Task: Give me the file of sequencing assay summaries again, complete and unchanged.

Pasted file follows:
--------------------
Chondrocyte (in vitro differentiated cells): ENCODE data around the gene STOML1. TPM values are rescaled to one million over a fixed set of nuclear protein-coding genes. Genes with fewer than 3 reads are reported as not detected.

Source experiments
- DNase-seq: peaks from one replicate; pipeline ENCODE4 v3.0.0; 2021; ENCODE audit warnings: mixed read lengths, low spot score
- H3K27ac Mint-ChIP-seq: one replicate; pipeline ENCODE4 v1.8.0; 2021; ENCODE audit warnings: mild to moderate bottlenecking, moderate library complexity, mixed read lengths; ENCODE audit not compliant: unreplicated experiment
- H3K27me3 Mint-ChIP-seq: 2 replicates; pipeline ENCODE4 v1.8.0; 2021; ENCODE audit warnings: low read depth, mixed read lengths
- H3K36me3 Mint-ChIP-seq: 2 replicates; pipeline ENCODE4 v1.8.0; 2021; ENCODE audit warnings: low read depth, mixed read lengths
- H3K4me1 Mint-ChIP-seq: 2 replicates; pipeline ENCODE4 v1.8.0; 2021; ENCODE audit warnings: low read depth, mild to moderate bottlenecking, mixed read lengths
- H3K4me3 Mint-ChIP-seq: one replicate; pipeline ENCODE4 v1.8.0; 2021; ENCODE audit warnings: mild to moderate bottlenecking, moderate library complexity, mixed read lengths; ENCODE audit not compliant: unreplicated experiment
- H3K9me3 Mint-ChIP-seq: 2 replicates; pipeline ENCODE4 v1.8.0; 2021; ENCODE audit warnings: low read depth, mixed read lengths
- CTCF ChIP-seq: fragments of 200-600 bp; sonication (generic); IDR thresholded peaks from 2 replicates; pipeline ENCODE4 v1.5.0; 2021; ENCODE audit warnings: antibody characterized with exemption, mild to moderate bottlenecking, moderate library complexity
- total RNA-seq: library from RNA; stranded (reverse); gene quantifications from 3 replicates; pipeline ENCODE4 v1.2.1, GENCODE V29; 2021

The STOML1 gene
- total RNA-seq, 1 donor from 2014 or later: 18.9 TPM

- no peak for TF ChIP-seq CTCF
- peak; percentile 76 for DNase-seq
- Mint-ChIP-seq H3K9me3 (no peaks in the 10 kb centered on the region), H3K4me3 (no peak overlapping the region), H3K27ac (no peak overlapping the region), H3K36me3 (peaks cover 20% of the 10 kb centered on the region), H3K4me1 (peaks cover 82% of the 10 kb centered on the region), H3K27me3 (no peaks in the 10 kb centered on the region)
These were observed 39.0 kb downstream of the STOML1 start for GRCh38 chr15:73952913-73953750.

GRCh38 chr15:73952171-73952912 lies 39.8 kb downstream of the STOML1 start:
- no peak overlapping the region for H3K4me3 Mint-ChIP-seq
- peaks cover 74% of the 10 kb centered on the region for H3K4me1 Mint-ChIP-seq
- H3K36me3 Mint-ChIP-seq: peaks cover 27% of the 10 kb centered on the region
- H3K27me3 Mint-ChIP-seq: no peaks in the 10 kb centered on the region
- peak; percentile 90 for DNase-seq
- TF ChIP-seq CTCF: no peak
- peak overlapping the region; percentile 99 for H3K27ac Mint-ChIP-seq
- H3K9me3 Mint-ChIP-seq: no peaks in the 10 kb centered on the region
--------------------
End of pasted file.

Chondrocyte (in vitro differentiated cells): ENCODE data around the gene STOML1. TPM values are rescaled to one million over a fixed set of nuclear protein-coding genes. Genes with fewer than 3 reads are reported as not detected.

Source experiments
- DNase-seq: peaks from one replicate; pipeline ENCODE4 v3.0.0; 2021; ENCODE audit warnings: mixed read lengths, low spot score
- H3K27ac Mint-ChIP-seq: one replicate; pipeline ENCODE4 v1.8.0; 2021; ENCODE audit warnings: mild to moderate bottlenecking, moderate library complexity, mixed read lengths; ENCODE audit not compliant: unreplicated experiment
- H3K27me3 Mint-ChIP-seq: 2 replicates; pipeline ENCODE4 v1.8.0; 2021; ENCODE audit warnings: low read depth, mixed read lengths
- H3K36me3 Mint-ChIP-seq: 2 replicates; pipeline ENCODE4 v1.8.0; 2021; ENCODE audit warnings: low read depth, mixed read lengths
- H3K4me1 Mint-ChIP-seq: 2 replicates; pipeline ENCODE4 v1.8.0; 2021; ENCODE audit warnings: low read depth, mild to moderate bottlenecking, mixed read lengths
- H3K4me3 Mint-ChIP-seq: one replicate; pipeline ENCODE4 v1.8.0; 2021; ENCODE audit warnings: mild to moderate bottlenecking, moderate library complexity, mixed read lengths; ENCODE audit not compliant: unreplicated experiment
- H3K9me3 Mint-ChIP-seq: 2 replicates; pipeline ENCODE4 v1.8.0; 2021; ENCODE audit warnings: low read depth, mixed read lengths
- CTCF ChIP-seq: fragments of 200-600 bp; sonication (generic); IDR thresholded peaks from 2 replicates; pipeline ENCODE4 v1.5.0; 2021; ENCODE audit warnings: antibody characterized with exemption, mild to moderate bottlenecking, moderate library complexity
- total RNA-seq: library from RNA; stranded (reverse); gene quantifications from 3 replicates; pipeline ENCODE4 v1.2.1, GENCODE V29; 2021

The STOML1 gene
- total RNA-seq, 1 donor from 2014 or later: 18.9 TPM

- no peak for TF ChIP-seq CTCF
- peak; percentile 76 for DNase-seq
- Mint-ChIP-seq H3K9me3 (no peaks in the 10 kb centered on the region), H3K4me3 (no peak overlapping the region), H3K27ac (no peak overlapping the region), H3K36me3 (peaks cover 20% of the 10 kb centered on the region), H3K4me1 (peaks cover 82% of the 10 kb centered on the region), H3K27me3 (no peaks in the 10 kb centered on the region)
These were observed 39.0 kb downstream of the STOML1 start for GRCh38 chr15:73952913-73953750.

GRCh38 chr15:73952171-73952912 lies 39.8 kb downstream of the STOML1 start:
- no peak overlapping the region for H3K4me3 Mint-ChIP-seq
- peaks cover 74% of the 10 kb centered on the region for H3K4me1 Mint-ChIP-seq
- H3K36me3 Mint-ChIP-seq: peaks cover 27% of the 10 kb centered on the region
- H3K27me3 Mint-ChIP-seq: no peaks in the 10 kb centered on the region
- peak; percentile 90 for DNase-seq
- TF ChIP-seq CTCF: no peak
- peak overlapping the region; percentile 99 for H3K27ac Mint-ChIP-seq
- H3K9me3 Mint-ChIP-seq: no peaks in the 10 kb centered on the region